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Webinar panellists asked for their reading of the real estate sector across the country during a recent session billed as a pan-Canadian “pulse check” suggested the prospects of recovery in the industry are fraught with uncertainty.

The May 25 Urban Land Institute webinar began with analysis of first-quarter real estate market statistics as well as second-half 2020 market forecasts by Altus Group executive researcher Raymond Wong and his colleague Patricia Arsenault, an executive vice-president in research consulting with the firm.

Wong reported that a survey of clients showed over 50 per cent of respondents said all real estate investment transactions were currently on hold. Broken down into sectors, 50 per cent of office deals were on ice and 58 per cent of retail transaction were on hold, as were 51 per cent of industrial transactions and 53 per cent of residential.

Arsenault addressed the supply side of housing, noting COVID-related uncertainties influencing investors and builders included future low immigration and flat employment numbers.

“Most but not all new project launches planned for spring were pushed off,” Arsenault said. “Most of the delayed projects could be brought to market fairly quickly but that is only if there if was evidence of sustained pick-up in demand.

“As well, I suspect there will be many project postponements for a longer time period as proponents re-evaluate their projects’ viability.”

On the housing demand side, there was bad news and better news, Arsenault said.

The poor economy won’t necessarily mean housing demand will switch from ownership to rentals, she explained.

“Rather, household formation rates tend to go down, younger people will stay at home longer, they will move back in with parents, singles double up, couples delay splitting up, all those factors…will impact housing demand levels,” Arsenault explained.

But the burden of unemployment has not been borne equally, she said, with layoffs hitting people on the lower end of the socio-economic spectrum more than the more wealthy.

“Many of those could choose to buy right now,” she said. “Or they could still choose to wait and see what’s going on in the short term.”

But eventually, Arsenault said, that group represents potential future pent-up demand.

The presentations by Wong and Arsenault were followed by a panel discussion of real estate and construction prospects across the country featuring development experts from Ontario, Alberta and British Columbia.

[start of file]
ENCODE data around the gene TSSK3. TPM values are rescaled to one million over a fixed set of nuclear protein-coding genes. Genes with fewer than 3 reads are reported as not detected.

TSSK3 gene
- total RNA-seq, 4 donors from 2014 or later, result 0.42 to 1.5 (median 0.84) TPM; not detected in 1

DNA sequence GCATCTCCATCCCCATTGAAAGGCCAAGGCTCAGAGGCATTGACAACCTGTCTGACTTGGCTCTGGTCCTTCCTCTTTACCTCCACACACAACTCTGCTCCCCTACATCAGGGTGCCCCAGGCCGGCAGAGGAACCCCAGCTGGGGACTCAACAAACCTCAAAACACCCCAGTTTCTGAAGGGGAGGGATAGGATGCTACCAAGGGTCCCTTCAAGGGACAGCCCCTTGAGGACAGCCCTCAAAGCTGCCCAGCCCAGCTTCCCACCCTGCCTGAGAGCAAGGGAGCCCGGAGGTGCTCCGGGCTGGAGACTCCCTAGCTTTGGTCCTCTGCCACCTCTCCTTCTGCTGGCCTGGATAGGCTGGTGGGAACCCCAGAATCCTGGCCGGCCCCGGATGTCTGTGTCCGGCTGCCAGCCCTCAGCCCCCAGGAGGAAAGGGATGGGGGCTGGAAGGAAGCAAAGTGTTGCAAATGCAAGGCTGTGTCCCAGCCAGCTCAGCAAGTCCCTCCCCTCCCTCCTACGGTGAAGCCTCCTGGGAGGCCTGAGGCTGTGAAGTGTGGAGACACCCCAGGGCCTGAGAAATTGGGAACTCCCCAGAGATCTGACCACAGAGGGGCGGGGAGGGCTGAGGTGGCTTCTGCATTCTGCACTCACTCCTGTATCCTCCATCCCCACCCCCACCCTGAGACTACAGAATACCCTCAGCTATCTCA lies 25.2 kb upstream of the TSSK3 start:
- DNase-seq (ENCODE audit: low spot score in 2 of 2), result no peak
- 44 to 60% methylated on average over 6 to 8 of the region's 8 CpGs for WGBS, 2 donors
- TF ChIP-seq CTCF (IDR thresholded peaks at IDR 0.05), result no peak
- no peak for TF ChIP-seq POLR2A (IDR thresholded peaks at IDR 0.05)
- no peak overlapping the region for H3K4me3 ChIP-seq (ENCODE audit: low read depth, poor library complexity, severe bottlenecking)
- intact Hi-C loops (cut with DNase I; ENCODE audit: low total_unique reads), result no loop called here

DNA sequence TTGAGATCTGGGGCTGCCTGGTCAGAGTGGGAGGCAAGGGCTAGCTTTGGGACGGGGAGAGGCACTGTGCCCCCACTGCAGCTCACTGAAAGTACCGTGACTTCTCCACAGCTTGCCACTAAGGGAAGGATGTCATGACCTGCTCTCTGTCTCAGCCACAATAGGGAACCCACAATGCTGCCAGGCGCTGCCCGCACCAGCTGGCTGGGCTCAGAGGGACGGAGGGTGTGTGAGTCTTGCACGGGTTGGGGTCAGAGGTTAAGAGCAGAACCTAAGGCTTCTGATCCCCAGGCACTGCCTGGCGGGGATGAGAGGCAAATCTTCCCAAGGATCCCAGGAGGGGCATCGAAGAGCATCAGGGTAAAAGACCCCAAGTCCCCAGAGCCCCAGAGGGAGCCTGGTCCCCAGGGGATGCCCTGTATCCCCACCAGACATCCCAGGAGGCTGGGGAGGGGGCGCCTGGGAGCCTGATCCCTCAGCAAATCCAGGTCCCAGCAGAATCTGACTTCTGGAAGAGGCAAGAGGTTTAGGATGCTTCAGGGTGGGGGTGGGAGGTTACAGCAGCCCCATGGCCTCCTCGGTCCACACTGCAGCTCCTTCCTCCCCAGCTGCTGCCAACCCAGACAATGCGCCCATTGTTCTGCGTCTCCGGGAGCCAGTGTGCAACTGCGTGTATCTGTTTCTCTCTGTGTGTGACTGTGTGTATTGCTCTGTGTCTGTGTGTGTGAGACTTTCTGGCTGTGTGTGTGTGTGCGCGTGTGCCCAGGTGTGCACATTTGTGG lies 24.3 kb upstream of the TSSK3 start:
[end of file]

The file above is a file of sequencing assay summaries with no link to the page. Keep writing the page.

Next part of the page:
Jeff Thompson, Alberta-based vice-president with Ledcor, a constructor active in many sectors, noted there was a lot of “tire kicking” going on in the housing sector.

“Everybody still has lots of projects that they want to proceed with,” he said. “They don’t know when exactly. They have to figure out what the metrics need to look like.”

But still, across the country, the pipeline of potential projects is full, though there is regional disparity, he said. He said the dip in productivity felt during the pandemic might continue for a couple more months but then production could return.

Brian McCauley, Vancouver-based president and CEO of Concert Properties, which has a busy portfolio in the residential, commercial and industrial sectors, said construction productivity in his province was returning to normal after cratering in the first weeks after the start of the crisis in March, with 85 to 90 per cent of the construction workforce now back on the job, but costs raised potential alarms.

“We don’t know how trade contractors will price this uncertainty or these hiccups that are related to COVID’s new safety precautions,” said McCauley. “That is not only causing some delays on the production side, but it is also a point of uncertainty moving forward.”

He said he doubts the Canada Mortgage and Housing Corporation’s warning that housing prices could drop by up to 18 per cent in the next year. He said given supply constraint and continued demand, it is likely prices will remain high, especially in Vancouver and Toronto.

Key factors to rebuilding homebuyer confidence, McCauley said, are jobs returning in a stable economy, resumption of immigration and low interest rates.

Meanwhile, McCauley said there could be a “seismic shift” in the public-oriented retail market, including restaurants and bars. It was a point introduced by panel moderator Duncan Wlodarczak, Vancouver-based chief of staff with the Onni Group, who said he heard from one U.S. commentator recently that 80 per cent of restaurants might go under.

“Some of them might not survive going forward but we are doing everything we can to keep them active and engaged,” McCauley said.

Panellist Lesley Leech, a Toronto-based director with office and retail developer Cadillac Fairview, acknowledged the retail market was hit hard. She said her firm is working constantly to help tenants survive their months-long shutdowns. Leech was asked if the developer was working on a strategy to repurpose some of its retail portfolio.

“Our investment team and development team is strategizing on all our current plans out there and we will wait to see what the trends are,” she said, adding Cadillac Fairview would wait to obtain more information before making such “major decisions.”

Follow the author on Twitter @DonWall_DCN.